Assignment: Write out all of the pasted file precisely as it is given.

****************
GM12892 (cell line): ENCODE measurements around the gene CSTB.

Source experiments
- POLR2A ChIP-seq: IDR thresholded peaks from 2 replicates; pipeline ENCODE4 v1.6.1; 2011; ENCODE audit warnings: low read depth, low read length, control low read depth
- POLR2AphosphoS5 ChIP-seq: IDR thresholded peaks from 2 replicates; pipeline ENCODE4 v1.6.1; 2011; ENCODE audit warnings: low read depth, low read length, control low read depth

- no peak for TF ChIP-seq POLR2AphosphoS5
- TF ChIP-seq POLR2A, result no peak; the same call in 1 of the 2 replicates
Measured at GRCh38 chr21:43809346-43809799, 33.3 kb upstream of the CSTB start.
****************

GM12892 (cell line): ENCODE measurements around the gene CSTB.

Source experiments
- POLR2A ChIP-seq: IDR thresholded peaks from 2 replicates; pipeline ENCODE4 v1.6.1; 2011; ENCODE audit warnings: low read depth, low read length, control low read depth
- POLR2AphosphoS5 ChIP-seq: IDR thresholded peaks from 2 replicates; pipeline ENCODE4 v1.6.1; 2011; ENCODE audit warnings: low read depth, low read length, control low read depth

- no peak for TF ChIP-seq POLR2AphosphoS5
- TF ChIP-seq POLR2A, result no peak; the same call in 1 of the 2 replicates
Measured at GRCh38 chr21:43809346-43809799, 33.3 kb upstream of the CSTB start.